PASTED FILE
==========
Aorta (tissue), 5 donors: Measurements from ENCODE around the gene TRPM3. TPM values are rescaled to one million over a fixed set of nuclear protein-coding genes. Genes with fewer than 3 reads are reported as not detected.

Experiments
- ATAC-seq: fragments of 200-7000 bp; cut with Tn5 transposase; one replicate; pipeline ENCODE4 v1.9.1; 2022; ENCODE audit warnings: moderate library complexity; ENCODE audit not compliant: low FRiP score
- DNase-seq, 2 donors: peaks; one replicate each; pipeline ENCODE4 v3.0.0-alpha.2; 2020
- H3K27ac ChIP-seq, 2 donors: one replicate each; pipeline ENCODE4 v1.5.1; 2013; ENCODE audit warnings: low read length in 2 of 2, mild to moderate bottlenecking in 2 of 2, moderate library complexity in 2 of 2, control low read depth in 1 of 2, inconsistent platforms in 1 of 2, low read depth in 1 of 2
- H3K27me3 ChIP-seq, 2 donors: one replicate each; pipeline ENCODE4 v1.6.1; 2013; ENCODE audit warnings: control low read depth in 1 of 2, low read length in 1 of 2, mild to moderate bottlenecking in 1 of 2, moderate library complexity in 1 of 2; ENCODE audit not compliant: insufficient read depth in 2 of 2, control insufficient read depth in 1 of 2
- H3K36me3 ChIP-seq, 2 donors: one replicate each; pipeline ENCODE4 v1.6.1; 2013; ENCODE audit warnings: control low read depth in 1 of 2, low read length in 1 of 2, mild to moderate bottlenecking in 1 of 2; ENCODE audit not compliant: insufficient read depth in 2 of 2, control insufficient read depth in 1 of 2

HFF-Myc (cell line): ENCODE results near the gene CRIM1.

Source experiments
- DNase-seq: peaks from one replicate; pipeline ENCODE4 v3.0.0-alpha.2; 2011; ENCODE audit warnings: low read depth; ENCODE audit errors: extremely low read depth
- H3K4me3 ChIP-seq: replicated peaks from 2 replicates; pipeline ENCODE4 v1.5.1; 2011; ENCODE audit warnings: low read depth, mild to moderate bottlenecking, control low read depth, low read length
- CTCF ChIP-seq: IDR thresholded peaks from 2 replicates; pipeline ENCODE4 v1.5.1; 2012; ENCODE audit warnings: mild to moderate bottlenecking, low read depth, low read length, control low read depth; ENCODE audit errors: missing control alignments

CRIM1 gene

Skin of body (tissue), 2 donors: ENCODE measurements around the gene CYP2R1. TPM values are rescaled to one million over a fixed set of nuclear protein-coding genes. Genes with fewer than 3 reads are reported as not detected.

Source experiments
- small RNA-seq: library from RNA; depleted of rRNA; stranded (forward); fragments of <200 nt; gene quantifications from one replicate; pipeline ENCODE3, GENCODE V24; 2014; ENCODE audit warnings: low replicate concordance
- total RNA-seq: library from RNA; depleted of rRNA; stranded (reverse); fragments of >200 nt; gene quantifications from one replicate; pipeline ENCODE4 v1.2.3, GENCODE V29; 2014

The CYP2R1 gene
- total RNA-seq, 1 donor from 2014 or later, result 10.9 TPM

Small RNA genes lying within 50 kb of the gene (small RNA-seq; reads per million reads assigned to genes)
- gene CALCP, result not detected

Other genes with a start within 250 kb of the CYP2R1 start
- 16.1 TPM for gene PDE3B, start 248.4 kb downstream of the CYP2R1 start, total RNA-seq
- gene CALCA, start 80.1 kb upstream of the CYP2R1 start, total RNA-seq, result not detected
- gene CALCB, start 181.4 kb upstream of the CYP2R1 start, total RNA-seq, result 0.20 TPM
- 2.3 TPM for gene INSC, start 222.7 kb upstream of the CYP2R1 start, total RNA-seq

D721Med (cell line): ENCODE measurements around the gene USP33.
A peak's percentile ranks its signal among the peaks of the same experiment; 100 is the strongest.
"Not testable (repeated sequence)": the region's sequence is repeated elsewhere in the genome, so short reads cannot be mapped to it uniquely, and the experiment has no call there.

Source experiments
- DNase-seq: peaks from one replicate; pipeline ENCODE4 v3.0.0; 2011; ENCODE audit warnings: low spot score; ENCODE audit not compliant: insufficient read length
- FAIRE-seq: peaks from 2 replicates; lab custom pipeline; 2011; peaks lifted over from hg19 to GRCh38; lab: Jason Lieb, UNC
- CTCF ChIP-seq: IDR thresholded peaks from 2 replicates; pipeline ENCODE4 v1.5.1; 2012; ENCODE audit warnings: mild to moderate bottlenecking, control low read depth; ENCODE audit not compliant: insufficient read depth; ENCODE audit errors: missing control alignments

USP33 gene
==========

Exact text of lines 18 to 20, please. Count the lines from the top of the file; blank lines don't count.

The CYP2R1 gene
- total RNA-seq, 1 donor from 2014 or later, result 10.9 TPM

Small RNA genes lying within 50 kb of the gene (small RNA-seq; reads per million reads assigned to genes)